Kuciak's murder prompted huge street protests unseen since the 1989 anti-Communist Velvet Revolution and a major political crisis.
Slovakia's Supreme Court has dismissed a lower court's acquittal of a businessman accused of masterminding the 2018 killing of an investigative journalist and his fiancée.
It said the lower court did not properly assess evidence when it acquitted businessman Marian Kocner and one co-defendant of the murder of 27-year-old journalist Jan Kuciak and his fiancée, Martina Kusnirova.
Kuciak and Kusnirova were shot in February 2018 at their home in the town of Velka Maca, east of Bratislava.
Kocner had allegedly threatened the journalist following the publication of a story about his business dealings. Kuciak had published nine stories about the businessman.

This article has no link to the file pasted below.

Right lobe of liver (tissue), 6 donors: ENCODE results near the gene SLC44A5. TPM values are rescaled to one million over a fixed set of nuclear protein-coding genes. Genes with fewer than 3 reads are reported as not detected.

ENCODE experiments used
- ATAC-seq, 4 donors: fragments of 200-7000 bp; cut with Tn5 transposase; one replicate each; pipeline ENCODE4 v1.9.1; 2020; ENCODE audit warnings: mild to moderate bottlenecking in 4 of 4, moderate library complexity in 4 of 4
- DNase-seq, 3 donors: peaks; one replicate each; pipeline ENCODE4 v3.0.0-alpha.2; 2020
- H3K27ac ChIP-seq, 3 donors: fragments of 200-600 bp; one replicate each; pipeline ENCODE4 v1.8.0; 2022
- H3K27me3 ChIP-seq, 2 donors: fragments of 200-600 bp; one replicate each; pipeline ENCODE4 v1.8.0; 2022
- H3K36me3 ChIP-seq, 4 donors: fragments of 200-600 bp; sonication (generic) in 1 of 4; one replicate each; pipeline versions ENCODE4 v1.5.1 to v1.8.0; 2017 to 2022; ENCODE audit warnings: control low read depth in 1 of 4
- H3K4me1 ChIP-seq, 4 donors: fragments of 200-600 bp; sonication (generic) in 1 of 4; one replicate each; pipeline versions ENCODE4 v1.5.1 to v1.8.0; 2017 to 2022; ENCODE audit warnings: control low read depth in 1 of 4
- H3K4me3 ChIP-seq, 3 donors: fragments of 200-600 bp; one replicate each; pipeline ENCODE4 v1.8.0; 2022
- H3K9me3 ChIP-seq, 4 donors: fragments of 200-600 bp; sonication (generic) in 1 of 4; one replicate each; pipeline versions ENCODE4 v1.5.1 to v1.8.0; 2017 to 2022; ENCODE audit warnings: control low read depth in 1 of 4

The case concerning Kocner will now return to the Specialised Criminal Court in Pezinok, which acquitted him in September.
At that time the court's judge said there was not enough evidence to convict. Prosecutors appealed the verdicts to the Supreme Court hours later.
Former soldier Miroslav Marcek pleaded guilty to shooting Kuciak and Kusnirova and was sentenced to 23 years in prison in April 2020.
Prosecutors had alleged Kocner paid Marcek to carry out the killings.
The couple's deaths prompted major street protests unseen since the 1989 anti-Communist Velvet Revolution and a political crisis that led to the collapse of Slovakia's government.